OK! posted a circulation of 570,927 at the last ABCs, which is down 10 per cent year on year. But the figure represented a 17 per cent rise on the previous quarter, a far better performance than any of its rivals. So maybe it is on to something. And Palta, 34, is clearly besotted with the celebrity magazine world and the opportunities it offers to meet the stars. "It's great working in the celebrity field and going behind the scenes and seeing what life is really like," she says.
In her five years at the magazine (Palta is stepping up from her current post of deputy editor) she has moved in glitzy circles. Most prominently, she covered Liza Minnelli's wedding in New York, where she rubbed shoulders with Liz Taylor, and Michael Jackson.
The magazine, she says, has a "brilliant relationship" with "Catherine and Michael" (Douglas), with whom it was aligned in a bitter legal battle with Hello! over pictures of the couple's wedding.
Similarly, everything to do with "David and Victoria" is meat and drink to the magazine. "The Beckham name is just connected to OK!" she says, claiming that the magazine must publish every set of Beckham pictures.
The key date on the OK! social calendar is Elton John's annual White Tie and Tiara Ball, which she describes as "one of the most upmarket and fantastic events of the year". Elton is reckoned to be a key player on the celebrity scene ("David and Victoria are fantastic friends with him").
Educated at the Bar Convent in York (the oldest convent in England, and a school until 1985), Palta was a teenage "magazine fiend", who devoured Honey and Just 17 before graduating to Elle and Vogue. She read medieval history at Goldsmiths College, University of London.
"The celebrity magazines really appealed to me," she says. "I find all the celebrity culture really interesting. Even though I would never want to be a celebrity myself, it's almost like the country has become obsessed with showbusiness and celebrity lifestyles, with top programmes at the moment like Footballers' Wives, which is fantastic escapism."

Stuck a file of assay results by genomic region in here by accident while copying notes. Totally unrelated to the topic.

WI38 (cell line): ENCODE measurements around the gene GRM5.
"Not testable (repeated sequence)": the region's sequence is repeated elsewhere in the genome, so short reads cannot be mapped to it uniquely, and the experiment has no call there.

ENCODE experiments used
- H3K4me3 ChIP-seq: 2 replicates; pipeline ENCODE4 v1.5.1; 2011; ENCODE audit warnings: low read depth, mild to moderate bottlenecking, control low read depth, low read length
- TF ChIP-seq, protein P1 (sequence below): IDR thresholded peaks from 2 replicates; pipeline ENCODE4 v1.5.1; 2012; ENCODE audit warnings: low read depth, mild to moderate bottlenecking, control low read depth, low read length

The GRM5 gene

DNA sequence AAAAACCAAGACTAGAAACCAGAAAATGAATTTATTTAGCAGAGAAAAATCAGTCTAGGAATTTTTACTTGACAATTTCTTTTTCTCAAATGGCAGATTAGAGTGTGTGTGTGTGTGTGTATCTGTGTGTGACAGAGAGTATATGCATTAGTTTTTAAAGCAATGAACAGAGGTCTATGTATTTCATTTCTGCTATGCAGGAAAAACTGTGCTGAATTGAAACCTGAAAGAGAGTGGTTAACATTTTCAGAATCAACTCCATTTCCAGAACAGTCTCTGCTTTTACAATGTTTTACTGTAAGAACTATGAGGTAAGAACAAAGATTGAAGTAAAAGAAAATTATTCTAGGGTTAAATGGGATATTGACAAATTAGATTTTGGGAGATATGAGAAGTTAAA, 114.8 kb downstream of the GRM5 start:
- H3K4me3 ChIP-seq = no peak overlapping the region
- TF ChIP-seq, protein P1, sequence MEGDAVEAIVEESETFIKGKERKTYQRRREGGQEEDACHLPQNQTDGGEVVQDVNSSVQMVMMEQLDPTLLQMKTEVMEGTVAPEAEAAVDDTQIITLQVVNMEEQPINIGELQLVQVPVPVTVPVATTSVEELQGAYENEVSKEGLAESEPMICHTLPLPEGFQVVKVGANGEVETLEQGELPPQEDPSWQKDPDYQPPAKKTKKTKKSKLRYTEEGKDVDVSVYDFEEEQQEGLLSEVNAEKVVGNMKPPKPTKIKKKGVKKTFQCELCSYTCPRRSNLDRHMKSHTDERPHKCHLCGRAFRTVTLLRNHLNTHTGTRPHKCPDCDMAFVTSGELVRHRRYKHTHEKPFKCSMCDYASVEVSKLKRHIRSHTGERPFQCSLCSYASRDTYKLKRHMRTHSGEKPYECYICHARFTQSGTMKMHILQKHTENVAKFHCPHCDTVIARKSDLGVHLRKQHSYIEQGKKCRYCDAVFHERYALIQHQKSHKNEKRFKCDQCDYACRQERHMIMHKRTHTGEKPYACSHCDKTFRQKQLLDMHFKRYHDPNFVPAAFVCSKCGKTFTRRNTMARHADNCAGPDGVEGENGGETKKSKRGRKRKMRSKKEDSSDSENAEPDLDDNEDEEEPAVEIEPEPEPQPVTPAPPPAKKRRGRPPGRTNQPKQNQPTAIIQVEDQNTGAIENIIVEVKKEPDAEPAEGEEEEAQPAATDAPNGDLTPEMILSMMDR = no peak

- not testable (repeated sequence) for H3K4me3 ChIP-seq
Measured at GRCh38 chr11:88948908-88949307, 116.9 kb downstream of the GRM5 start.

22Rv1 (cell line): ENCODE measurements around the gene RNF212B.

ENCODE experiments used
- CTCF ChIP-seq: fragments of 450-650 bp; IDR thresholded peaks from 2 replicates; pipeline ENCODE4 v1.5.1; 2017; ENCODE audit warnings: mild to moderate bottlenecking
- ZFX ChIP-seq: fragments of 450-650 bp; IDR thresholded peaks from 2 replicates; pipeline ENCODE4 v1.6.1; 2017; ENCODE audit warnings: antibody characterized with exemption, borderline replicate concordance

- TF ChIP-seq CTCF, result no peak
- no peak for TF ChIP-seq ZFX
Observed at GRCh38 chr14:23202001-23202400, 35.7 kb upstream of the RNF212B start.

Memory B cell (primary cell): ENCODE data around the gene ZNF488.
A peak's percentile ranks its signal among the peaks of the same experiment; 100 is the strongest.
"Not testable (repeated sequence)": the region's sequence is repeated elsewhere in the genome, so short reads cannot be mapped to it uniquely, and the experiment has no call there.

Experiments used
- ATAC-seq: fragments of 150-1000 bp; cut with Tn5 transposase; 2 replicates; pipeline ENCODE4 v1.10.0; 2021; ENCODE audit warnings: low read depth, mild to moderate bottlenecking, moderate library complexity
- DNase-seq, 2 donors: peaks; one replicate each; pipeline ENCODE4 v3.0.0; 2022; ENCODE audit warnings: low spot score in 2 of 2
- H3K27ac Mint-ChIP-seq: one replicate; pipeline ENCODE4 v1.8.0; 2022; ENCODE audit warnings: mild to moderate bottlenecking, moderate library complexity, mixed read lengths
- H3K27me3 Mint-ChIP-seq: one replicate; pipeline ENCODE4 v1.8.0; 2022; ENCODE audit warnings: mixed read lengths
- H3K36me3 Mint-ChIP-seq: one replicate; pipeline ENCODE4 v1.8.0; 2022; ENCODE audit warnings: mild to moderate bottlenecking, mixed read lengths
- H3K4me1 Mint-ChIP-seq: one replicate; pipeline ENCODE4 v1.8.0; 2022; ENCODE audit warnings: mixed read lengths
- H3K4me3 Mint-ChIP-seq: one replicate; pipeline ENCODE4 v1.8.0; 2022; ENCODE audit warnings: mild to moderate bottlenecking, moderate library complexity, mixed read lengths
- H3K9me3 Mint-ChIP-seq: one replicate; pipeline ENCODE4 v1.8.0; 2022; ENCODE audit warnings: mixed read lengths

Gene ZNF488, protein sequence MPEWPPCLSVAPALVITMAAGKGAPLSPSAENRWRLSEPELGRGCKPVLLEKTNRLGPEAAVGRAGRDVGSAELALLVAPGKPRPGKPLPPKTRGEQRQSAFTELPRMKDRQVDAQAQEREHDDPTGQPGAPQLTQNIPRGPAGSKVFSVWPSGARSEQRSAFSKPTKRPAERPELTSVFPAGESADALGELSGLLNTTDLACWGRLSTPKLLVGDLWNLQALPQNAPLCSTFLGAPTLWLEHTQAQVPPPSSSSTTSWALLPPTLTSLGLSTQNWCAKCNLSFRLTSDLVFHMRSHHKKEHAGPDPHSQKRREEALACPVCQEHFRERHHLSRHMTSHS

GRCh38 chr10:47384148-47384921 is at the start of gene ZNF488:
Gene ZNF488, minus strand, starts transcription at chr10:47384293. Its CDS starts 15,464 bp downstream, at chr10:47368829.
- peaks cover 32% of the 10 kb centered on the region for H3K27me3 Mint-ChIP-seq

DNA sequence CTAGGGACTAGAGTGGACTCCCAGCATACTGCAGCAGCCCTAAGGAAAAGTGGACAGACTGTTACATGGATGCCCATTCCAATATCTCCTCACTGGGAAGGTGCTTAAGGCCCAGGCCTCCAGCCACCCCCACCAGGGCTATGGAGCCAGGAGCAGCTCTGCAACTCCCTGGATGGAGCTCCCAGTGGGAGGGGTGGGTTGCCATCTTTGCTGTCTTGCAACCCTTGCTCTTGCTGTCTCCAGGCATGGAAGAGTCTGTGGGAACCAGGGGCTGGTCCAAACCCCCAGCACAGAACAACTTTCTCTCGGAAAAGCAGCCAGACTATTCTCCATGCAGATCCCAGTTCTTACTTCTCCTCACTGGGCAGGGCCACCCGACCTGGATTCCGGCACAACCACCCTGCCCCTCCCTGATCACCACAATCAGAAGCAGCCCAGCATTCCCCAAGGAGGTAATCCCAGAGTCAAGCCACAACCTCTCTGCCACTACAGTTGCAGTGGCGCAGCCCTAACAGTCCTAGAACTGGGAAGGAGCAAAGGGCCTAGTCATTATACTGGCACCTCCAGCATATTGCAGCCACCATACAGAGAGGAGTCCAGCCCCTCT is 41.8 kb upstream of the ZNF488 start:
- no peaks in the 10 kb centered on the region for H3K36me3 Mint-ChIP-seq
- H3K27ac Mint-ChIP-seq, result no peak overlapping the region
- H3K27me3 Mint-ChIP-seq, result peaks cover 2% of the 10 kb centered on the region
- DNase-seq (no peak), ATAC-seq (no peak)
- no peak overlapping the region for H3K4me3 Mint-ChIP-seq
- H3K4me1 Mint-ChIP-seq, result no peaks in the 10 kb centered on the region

But good relationships with celebs and their agents come at a price. "We look after them and they look after us," she says. "The most important thing is to go out to lunches with agents and get to know them on a personal level, so that when one of their clients is pregnant or getting married we get it."
The most important agents for OK! are Alan Edwards (who has Westlife on his books) and Simon Fuller and his company 19 Management - "they've got David and Victoria".
Palta believes that it is imperative that agents feel they can "trust" the OK! team with their clients "when we are invited into their homes or invited on holiday with them".
But such a cosy relationship must surely compromise the magazine's journalism? "We try not to give approval. Only if it's demanded of us will we give approval," says Palta, who claims that agents are realists and that, in her experience, "hardly anything has been changed" even with the most "graphic, revealing" interviews. Picture approval "does not always happen". "Maybe they will occasionally change one or two pictures," she says.Reuse content